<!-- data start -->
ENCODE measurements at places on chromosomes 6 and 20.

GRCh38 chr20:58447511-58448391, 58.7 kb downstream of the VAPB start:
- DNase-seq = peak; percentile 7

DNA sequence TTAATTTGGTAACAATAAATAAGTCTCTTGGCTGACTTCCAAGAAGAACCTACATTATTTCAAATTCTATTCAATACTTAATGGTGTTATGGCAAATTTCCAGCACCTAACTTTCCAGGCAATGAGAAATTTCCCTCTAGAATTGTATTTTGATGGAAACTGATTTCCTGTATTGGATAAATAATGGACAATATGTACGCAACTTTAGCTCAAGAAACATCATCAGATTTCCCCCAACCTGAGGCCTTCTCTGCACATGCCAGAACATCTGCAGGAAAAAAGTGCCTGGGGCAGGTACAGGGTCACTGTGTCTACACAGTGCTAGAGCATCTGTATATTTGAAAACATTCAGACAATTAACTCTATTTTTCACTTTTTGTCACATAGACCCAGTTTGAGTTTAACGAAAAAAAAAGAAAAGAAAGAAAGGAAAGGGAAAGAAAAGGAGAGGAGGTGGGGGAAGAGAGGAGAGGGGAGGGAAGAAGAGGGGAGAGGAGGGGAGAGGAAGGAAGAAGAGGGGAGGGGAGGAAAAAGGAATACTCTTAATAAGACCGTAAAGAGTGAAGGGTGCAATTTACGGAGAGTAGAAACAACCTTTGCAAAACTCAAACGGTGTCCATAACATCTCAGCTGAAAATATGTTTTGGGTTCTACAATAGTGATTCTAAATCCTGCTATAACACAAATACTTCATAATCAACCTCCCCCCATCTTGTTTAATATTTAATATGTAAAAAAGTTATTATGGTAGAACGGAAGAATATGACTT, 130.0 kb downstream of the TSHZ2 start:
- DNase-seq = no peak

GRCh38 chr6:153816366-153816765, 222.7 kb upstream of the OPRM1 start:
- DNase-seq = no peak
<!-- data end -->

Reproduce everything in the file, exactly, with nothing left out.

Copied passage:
ENCODE measurements at places on chromosomes 6 and 20.

GRCh38 chr20:58447511-58448391, 58.7 kb downstream of the VAPB start:
- DNase-seq = peak; percentile 7

DNA sequence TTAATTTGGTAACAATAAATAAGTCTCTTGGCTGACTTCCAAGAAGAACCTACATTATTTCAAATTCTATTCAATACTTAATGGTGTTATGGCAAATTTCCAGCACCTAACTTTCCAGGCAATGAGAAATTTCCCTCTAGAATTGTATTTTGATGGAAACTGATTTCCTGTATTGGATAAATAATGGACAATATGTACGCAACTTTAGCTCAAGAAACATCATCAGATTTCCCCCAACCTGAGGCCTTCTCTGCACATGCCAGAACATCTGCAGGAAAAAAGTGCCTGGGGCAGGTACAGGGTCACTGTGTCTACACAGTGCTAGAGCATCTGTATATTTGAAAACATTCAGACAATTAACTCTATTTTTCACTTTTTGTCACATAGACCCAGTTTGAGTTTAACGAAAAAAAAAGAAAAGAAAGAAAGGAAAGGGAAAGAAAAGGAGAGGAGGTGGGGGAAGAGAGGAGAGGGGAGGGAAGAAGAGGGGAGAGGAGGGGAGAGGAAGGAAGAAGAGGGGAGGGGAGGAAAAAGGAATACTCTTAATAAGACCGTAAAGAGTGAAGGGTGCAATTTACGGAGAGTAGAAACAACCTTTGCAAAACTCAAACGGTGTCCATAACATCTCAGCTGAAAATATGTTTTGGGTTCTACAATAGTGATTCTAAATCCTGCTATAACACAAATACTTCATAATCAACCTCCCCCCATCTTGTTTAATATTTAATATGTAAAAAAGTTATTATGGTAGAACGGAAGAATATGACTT, 130.0 kb downstream of the TSHZ2 start:
- DNase-seq = no peak

GRCh38 chr6:153816366-153816765, 222.7 kb upstream of the OPRM1 start:
- DNase-seq = no peak